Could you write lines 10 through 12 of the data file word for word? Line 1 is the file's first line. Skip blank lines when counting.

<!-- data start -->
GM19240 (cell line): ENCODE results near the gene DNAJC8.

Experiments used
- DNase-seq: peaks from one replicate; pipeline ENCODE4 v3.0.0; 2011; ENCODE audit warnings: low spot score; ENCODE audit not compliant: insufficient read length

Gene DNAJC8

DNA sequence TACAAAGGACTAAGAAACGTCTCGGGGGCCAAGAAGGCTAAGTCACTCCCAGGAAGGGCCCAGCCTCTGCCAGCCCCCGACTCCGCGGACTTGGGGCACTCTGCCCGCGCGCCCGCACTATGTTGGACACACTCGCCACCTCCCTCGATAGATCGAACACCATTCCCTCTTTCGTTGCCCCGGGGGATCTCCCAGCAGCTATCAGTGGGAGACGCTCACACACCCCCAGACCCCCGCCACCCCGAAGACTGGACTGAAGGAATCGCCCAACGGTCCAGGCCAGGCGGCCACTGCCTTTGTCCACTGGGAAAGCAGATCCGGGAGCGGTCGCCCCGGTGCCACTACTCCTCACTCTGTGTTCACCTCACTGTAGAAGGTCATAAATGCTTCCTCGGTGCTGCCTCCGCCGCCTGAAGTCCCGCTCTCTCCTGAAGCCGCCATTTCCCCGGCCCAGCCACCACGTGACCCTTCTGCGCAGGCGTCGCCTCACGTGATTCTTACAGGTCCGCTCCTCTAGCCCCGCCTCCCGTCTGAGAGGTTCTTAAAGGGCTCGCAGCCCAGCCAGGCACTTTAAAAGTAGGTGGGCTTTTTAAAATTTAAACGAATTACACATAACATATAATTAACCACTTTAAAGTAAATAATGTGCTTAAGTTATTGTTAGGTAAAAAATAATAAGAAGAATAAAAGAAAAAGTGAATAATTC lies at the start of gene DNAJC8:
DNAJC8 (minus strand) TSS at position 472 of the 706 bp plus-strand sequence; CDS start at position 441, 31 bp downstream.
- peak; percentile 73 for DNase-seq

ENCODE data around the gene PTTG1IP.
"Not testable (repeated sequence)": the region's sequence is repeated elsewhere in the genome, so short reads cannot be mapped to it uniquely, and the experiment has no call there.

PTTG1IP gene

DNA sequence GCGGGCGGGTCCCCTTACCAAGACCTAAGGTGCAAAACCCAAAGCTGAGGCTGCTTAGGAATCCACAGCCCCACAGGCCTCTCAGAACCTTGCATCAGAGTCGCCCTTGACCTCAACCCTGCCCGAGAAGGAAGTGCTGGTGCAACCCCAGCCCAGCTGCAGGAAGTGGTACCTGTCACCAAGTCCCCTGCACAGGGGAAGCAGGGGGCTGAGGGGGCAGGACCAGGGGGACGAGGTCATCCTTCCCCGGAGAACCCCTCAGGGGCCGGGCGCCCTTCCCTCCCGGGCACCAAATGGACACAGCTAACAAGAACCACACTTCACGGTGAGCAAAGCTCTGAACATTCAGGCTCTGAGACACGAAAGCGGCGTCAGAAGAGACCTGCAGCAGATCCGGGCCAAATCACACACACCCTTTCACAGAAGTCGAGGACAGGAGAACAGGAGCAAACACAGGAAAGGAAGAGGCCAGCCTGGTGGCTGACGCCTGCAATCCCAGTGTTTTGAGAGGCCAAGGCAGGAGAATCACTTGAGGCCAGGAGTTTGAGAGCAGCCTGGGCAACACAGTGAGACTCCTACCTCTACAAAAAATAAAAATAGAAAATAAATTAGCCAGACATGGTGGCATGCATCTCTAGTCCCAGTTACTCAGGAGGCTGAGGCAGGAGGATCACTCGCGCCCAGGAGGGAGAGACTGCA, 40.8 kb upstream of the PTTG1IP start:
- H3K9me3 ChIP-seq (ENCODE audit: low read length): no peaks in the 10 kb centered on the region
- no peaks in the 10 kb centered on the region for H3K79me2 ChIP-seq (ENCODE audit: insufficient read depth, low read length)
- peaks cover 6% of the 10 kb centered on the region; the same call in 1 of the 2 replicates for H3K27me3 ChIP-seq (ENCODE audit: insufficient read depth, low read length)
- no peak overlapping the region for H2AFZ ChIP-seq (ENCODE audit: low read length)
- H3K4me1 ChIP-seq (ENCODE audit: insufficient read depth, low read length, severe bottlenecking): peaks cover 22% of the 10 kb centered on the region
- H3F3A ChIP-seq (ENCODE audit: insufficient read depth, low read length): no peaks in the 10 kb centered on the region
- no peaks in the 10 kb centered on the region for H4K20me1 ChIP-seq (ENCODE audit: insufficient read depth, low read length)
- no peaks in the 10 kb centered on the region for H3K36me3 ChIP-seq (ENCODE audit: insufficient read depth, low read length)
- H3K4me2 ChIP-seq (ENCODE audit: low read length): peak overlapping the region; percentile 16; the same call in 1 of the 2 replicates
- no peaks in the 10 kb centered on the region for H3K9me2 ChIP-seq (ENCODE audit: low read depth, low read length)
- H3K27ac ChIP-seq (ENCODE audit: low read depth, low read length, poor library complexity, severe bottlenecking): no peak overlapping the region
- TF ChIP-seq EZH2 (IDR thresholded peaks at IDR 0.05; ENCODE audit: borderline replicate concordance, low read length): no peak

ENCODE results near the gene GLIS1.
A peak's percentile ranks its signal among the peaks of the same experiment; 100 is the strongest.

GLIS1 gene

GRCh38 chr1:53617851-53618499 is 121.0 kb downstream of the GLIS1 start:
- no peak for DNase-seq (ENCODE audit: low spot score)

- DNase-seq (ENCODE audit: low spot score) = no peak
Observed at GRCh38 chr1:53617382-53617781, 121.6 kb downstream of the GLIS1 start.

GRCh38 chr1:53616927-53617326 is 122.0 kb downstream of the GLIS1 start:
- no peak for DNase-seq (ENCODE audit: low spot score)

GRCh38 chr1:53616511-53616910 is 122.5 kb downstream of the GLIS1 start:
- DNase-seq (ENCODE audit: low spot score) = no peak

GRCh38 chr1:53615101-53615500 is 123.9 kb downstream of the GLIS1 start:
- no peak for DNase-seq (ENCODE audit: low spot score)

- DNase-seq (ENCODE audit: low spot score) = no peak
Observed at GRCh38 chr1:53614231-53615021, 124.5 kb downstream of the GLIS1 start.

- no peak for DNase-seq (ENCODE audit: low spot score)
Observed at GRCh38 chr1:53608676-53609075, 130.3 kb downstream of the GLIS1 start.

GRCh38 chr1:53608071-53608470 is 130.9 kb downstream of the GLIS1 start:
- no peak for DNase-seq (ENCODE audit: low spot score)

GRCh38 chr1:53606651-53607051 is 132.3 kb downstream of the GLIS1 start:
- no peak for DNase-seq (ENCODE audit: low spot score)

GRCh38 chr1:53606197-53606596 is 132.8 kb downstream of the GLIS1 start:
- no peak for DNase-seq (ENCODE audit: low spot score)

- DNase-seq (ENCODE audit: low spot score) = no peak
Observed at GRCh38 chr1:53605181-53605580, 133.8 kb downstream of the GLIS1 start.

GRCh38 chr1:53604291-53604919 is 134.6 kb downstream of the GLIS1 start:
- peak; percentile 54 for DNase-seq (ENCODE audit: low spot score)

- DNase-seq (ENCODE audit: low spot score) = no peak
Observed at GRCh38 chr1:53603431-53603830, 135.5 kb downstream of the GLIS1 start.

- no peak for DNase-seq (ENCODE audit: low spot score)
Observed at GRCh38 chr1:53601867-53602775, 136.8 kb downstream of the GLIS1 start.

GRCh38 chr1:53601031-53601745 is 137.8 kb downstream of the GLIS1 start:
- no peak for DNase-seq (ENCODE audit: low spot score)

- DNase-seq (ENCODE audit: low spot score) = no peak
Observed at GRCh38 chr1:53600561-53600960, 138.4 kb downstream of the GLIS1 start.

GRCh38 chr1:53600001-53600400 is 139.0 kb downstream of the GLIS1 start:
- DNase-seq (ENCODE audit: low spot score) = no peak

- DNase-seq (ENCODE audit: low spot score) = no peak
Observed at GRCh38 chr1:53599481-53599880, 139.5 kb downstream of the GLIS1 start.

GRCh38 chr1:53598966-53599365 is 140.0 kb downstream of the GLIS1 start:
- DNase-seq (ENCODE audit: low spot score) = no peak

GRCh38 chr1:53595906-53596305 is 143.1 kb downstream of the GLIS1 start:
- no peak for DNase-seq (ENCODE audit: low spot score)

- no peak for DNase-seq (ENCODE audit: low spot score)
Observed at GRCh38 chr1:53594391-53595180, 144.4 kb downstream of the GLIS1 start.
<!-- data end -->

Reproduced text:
PTTG1IP gene

DNA sequence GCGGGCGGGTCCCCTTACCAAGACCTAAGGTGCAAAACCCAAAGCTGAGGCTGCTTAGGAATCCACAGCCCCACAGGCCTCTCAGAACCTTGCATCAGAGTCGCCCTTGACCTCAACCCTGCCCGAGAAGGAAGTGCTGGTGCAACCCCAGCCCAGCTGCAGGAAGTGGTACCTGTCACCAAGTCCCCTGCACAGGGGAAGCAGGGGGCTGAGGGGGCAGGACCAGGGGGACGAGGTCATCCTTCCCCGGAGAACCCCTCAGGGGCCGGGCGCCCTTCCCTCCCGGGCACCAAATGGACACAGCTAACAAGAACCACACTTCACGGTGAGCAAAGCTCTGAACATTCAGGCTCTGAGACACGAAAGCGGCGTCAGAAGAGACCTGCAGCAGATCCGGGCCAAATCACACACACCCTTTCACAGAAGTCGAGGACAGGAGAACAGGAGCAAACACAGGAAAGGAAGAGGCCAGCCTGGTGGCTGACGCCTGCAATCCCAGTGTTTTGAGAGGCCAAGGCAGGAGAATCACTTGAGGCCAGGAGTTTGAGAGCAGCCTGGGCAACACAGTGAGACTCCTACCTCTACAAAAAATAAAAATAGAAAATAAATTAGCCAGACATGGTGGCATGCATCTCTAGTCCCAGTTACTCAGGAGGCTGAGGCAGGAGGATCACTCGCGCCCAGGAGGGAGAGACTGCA, 40.8 kb upstream of the PTTG1IP start:
- H3K9me3 ChIP-seq (ENCODE audit: low read length): no peaks in the 10 kb centered on the region